The saga of Chin-Feng Chen

So, there was Chin-Feng Chen in the Dodger camp this spring. Nothing new about that, right? Well, there were a couple of major differences, one good, the other, not so. <br><br> Let's start with the bad news first because that's what he received when he was told that he was dropped from the 40-man squad. Oh, he was offered his usual spring training stint -- as a non-roster invitee, something he accepted.

The good part came from his performance. He hit well, winning one game with a clutch home run and acquitting himself ably in others. He finally heard encouraging news from Jim Tracy about, of all things, his fielding, which has always been the lesser part of his game. "He's worked hard and made himself into a good fielder," said the Dodger skipper. "Let's face it. He wasn't when he first came up."

Nice, but all that didn't get him a spot on the big club, come opening day. No, Jason Repko clearly played his way into that role so here Chen is back in Las Vegas and that, for sure, is the same old, same old.

Chen holds the Vegas record for the most home runs -- 72. That means, of course, that's he's been around long enough to do that for he is currently starting his fourth year in the desert gambling oasis. What's more, he seems reasonably content doing so, saying, "I'd like to be in the big leagues but, if I can't, I like it in Las Vegas."

They like him, too, for he's always crunched the ball almost everywhere he's been. He 's bombed 131 out of the yards in his seven minor league seasons, a total that ranks him third on the Dodger alltime minor league list behind Don Demeter and Jim Gentile, in case you're wondering. His 516 RBI ties him for eighth on said list with Claude Westmoreland (and there's a guy who never got into even one big league game.)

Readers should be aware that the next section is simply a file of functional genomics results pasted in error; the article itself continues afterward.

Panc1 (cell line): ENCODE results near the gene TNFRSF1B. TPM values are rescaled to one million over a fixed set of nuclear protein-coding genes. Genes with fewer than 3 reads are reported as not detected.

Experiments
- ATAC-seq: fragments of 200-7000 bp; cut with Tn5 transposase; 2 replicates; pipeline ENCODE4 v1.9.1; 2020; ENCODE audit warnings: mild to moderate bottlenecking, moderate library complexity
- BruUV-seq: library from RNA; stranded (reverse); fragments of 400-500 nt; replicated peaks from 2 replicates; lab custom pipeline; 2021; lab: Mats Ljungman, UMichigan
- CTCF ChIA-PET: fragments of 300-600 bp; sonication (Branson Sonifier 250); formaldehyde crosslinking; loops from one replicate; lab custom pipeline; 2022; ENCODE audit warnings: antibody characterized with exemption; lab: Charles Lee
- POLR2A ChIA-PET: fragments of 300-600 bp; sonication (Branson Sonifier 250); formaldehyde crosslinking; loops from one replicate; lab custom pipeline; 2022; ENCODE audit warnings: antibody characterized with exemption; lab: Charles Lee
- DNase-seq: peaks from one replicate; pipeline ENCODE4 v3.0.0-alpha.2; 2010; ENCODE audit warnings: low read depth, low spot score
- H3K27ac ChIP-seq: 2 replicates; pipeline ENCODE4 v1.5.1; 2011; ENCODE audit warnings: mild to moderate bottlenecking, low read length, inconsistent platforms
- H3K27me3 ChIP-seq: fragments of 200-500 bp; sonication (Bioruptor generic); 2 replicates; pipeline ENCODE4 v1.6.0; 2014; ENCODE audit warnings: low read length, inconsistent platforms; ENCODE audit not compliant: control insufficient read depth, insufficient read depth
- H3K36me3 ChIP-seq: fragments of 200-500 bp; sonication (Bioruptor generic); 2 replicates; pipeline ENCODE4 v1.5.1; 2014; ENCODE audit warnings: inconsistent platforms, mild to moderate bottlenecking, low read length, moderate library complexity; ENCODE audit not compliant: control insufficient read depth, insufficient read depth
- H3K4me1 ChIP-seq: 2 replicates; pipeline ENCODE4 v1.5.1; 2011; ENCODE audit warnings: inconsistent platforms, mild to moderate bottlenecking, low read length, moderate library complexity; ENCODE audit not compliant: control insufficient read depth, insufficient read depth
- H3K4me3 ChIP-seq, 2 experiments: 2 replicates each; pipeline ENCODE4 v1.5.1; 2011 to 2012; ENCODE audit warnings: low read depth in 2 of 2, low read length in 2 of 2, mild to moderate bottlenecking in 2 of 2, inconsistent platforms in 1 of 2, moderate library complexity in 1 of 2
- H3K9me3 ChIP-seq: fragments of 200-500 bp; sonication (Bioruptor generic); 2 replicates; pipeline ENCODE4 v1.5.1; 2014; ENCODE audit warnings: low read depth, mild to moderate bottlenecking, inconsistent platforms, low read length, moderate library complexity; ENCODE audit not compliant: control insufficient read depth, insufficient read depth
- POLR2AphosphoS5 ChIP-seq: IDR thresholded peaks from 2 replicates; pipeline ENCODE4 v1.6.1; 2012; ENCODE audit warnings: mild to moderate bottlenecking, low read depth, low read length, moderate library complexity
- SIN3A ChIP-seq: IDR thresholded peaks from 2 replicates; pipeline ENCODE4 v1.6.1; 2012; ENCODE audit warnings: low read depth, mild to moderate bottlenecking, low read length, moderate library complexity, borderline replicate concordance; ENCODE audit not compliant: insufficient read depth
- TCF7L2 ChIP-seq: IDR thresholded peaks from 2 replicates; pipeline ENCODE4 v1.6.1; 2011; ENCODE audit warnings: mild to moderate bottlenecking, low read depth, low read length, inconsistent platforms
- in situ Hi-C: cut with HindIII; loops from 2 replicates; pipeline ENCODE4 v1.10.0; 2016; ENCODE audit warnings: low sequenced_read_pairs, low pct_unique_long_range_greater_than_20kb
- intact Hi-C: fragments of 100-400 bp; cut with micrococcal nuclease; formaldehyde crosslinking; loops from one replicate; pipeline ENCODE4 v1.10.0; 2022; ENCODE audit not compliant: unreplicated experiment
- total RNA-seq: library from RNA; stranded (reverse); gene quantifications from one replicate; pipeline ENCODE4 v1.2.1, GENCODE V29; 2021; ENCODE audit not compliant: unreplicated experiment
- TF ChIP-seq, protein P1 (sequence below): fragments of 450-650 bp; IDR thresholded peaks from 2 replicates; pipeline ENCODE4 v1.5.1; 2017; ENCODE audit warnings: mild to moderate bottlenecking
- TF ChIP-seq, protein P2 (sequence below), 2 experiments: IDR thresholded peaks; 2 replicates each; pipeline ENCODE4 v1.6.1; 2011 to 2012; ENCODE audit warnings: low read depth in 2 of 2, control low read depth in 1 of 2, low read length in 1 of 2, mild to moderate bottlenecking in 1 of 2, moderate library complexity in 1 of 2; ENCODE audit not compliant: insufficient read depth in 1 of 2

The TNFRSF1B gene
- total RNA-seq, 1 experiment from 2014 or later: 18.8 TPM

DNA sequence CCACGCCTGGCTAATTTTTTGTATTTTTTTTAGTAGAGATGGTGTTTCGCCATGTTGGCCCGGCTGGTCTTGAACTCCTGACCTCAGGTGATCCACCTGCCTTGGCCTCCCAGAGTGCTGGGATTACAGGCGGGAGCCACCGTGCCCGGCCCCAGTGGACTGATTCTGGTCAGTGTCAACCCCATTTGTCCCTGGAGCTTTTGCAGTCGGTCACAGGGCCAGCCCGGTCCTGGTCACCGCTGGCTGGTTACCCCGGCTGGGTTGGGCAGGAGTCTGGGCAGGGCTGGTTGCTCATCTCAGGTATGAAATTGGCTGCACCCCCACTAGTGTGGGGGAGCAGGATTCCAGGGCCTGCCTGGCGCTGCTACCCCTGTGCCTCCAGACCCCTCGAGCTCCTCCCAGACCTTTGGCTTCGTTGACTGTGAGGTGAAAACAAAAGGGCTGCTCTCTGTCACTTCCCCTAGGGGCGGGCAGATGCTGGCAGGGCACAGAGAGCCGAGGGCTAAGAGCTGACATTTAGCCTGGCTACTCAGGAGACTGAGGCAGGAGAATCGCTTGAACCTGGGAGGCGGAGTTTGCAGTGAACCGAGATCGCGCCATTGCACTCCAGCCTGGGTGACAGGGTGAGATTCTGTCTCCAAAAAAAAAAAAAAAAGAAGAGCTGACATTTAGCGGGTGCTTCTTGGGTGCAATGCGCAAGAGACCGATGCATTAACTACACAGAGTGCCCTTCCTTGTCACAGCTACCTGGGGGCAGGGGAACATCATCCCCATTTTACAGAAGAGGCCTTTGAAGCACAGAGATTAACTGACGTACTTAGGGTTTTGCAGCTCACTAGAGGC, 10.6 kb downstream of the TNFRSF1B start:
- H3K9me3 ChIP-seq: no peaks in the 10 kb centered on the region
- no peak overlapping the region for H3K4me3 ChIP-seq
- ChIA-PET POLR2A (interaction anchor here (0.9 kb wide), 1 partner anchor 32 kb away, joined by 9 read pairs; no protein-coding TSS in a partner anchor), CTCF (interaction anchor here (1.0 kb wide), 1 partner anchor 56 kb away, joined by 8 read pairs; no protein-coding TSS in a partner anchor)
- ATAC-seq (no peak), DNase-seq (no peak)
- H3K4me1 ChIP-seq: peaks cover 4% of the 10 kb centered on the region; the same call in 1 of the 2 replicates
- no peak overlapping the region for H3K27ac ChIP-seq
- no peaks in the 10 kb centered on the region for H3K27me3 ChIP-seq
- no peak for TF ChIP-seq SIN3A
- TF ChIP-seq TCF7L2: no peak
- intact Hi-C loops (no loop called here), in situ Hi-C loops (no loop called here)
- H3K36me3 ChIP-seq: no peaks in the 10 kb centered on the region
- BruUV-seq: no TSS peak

"Almost everywhere" because what Chen hasn't done is hit when he's been called up. What he has shown is that he's not likely to do any slugging if he sits for days at a time. Consider -- last year he was first brought up on April 13 and was with L.A. until April 24. In those 11 days, he got up three times. He next was summoned on July 9 to stick around until July 19. That's a 10-day span in which he made it to the plate four times. Finally, he was recalled on Sept. 7 to sit the rest of the season with only a solitary at-bat. No, he didn't hit in any of those.

Of course, he did everywhere else in 2004 including a stint with the team from his native Taiwan in the Olympics. There he was 11-for-26 with one homer, three doubles and eight RBI in seven games. In and around all these journeys to other parts, he was .289-20-65 in 81 games for Vegas.

When he broke in in 1999 with San Bernadino, he had a .316 -31-125 rookie season that made him the coming thing. Now, he's regarded more of a Four-A player. You know, the kind that's too good for Triple-A but not quite good enough for steady employment in the bigtime. Just like Phil Hiatt. You remember him -- forever putting up impressive numbers down below, then failing to make a big league team thereafter.

Chen's problem seems to be that he's something of a streak hitter who'll occasionally fall into slumps but leave him in the lineup and he'll get out of them and bash the ball. He also is chained to left field by a balky arm that doesn't permit his employment in center or right. Oh, they tried him at first base back in 2002 but he was clearly unhappy there so theexperiment was abandoned.

How's he hitting so far in 2005? First -rate, as you might expect. Over .400, so far. But with the outfield siuation the way it is in L.A. it's likely that even Repko will be coming back when Jayson Werth gets healthy so there's no room at all for an addition.

Chen, who's now 27, has the distinction of being the first player ever from Taiwan to make it to the top. He also is one of the few to play in both the Little League World Series and the major leagues. Honors to be proud of, for sure. But for now, he goes uncomplaining about his task and hopes that somebody up there pays attention.